Preliminary note: Though "doughnut" is the original spelling of the word, Merriam-Webster considers "donut" to be an acceptable variant. Accordingly, and since said variation is the author's preferred form of the word, it will be the form used throughout this article.
Donut. Noun. "A small usually ring-shaped piece of sweet fried dough."
- Merriam-Webster's Dictionary
Such a simple definition, and one that most would agree utterly fails to describe the cultural infamy, timeless tradition, and sheer hump-day euphoria encapsulated within the delectable confection.
But there's another piece missing from this definition that most people aren't aware of: the donut's enormous footprint on the landscape of trademark law. And to see exactly how the donut obtained its legal significance, we have to travel back a ways - to the case of Dawn Donut Company, Inc., vs. Hart's Food Stores, Inc.
The year is 1959, and Dawn Donut Company, Inc., is in the business of selling wholesale donut mix.* It does so, naturally, under the trademark of "Dawn Donuts" - a federally registered trademark which it licenses to retail bakeries.
Enter Hart's Food Stores, Inc. - a retail store operating in the Rochester, New York area. Part of Hart's business also consisted of the retail sale of its donuts, which it had decided to name, coincidentally, Dawn Donuts.
The mistake was innocent enough - in fact Hart's Food Stores had no knowledge of the Dawn Donut Company, much less that "Dawn Donuts" was a federally registered trademark. Nonetheless, when Dawn Donut Company found out that Hart's Food Stores was selling donuts using the same name, Dawn Donut Company sued to enforce its trademark.
The case went up to the Second Circuit Court of Appeals, and the ruling in the case established landmark precedent - despite Dawn Donut Company's federal trademark, Hart's Food Stores would be allowed to continue selling its donuts as Dawn Donuts.
It seems a surprising result, but the logic was unquestionably sound. What it came down to was a matter of location and competition. See, Hart's Food Stores - operating in Rochester, New York - was nowhere near Dawn Donut Company's business territory, and Dawn had no immediate plans to expand into the area. As such, the court reasoned that Hart's unknowing use of Dawn's trademark posed no risk to Dawn Donut Company, as there was no chance that Dawn's normal consumers would be confused by who the "real" Dawn Donut was.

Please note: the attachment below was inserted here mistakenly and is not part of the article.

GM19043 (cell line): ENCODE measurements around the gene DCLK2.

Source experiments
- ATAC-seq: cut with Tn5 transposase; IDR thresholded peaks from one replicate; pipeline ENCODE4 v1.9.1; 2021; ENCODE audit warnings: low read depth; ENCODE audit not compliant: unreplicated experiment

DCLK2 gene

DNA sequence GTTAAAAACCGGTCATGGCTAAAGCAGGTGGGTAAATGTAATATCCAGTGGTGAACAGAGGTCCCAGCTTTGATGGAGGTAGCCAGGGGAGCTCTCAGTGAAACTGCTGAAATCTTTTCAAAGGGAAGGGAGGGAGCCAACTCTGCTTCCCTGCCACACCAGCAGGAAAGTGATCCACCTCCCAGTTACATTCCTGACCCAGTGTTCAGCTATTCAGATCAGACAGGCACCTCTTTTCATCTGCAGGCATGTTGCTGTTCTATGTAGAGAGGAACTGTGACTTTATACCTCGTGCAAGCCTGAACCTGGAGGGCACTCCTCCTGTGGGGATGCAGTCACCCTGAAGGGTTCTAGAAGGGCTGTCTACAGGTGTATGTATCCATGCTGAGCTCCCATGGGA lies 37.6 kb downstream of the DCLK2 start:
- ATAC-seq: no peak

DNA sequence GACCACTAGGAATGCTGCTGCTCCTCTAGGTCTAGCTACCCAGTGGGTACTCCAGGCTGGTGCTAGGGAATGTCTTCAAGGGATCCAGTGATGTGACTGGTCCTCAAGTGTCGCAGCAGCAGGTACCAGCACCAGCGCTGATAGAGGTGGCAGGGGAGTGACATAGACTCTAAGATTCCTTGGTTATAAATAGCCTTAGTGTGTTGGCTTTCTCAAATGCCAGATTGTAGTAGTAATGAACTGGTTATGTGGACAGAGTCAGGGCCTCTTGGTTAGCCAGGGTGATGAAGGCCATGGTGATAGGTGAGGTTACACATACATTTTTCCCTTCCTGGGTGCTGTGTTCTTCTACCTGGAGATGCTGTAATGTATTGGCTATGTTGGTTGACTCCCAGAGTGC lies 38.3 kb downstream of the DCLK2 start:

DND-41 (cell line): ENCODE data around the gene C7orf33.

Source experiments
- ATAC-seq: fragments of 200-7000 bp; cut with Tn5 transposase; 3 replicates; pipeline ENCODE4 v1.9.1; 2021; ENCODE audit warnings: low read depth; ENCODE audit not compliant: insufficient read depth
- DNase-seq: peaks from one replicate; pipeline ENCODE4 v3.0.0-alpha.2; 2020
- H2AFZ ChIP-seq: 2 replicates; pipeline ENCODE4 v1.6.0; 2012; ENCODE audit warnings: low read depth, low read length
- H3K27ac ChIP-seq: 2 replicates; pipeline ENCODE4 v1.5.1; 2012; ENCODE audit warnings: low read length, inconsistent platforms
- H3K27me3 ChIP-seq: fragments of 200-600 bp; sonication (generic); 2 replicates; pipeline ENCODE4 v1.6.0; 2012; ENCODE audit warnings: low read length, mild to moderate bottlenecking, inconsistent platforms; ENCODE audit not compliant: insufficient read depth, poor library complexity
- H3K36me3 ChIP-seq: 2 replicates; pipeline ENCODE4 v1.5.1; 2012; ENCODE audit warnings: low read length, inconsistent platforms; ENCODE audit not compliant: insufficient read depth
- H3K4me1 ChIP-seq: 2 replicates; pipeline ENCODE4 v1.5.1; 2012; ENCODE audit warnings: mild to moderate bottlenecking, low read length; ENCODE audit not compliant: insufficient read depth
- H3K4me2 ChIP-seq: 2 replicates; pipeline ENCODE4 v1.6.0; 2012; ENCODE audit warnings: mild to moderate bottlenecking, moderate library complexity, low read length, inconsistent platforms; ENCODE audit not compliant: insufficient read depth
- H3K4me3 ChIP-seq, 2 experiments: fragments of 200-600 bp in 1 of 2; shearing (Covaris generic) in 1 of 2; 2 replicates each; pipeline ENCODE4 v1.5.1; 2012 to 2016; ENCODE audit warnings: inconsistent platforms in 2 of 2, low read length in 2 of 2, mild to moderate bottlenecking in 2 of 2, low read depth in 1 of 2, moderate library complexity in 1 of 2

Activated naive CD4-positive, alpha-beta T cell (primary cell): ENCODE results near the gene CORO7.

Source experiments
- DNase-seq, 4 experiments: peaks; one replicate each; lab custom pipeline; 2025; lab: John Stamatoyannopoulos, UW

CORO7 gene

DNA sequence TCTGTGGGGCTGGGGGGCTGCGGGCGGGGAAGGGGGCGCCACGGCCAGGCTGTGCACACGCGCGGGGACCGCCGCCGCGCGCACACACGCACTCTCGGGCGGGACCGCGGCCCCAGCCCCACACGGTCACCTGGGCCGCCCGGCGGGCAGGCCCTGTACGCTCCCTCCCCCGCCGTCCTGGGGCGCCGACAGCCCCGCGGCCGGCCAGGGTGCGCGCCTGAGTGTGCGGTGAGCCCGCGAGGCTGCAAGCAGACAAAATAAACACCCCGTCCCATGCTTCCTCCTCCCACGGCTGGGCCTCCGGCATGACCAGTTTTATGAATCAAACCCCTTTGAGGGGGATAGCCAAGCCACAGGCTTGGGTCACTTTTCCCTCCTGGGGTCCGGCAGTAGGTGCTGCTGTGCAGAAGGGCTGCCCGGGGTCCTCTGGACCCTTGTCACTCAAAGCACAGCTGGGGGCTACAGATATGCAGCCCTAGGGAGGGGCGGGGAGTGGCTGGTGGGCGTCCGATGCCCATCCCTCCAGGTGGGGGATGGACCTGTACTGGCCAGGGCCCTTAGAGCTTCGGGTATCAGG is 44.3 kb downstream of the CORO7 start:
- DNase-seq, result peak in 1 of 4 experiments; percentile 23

In other words, a business can't sue to prevent the good-faith** use of its trademark when there's no chance that use of the trademark would hurt the business.
The rule itself is interesting, but the most interesting part about Dawn Donut is that even given the advent of the internet age almost all jurisdictions still follow the precedent of Dawn Donut and similar cases - the reason being that, despite technological advances, most businesses are still constrained by geographic boundaries.
So whether it's a fritter, a long john, or just a simple cake donut, the next time you take a bite out of a donut, know that you're chewing on a piece of longstanding trademark history.
Danny Garcia is an Associate at Parks Law Offices, whose practice areas emphasize Criminal, Landlord/Tenant, Employment, and Contracts Law, and Litigation. His favorite type of donut is a glazed blueberry cake donut.
*And they still are in the business! https://www.dawnfoods.com/products/bakery-ingredients/donut-mixes-and-bases/cake-donut-mixes
**The key here is the term "good-faith." A company can't knowingly use another company's federal trademark, even if it is outside of the competitor's normal area of business operations.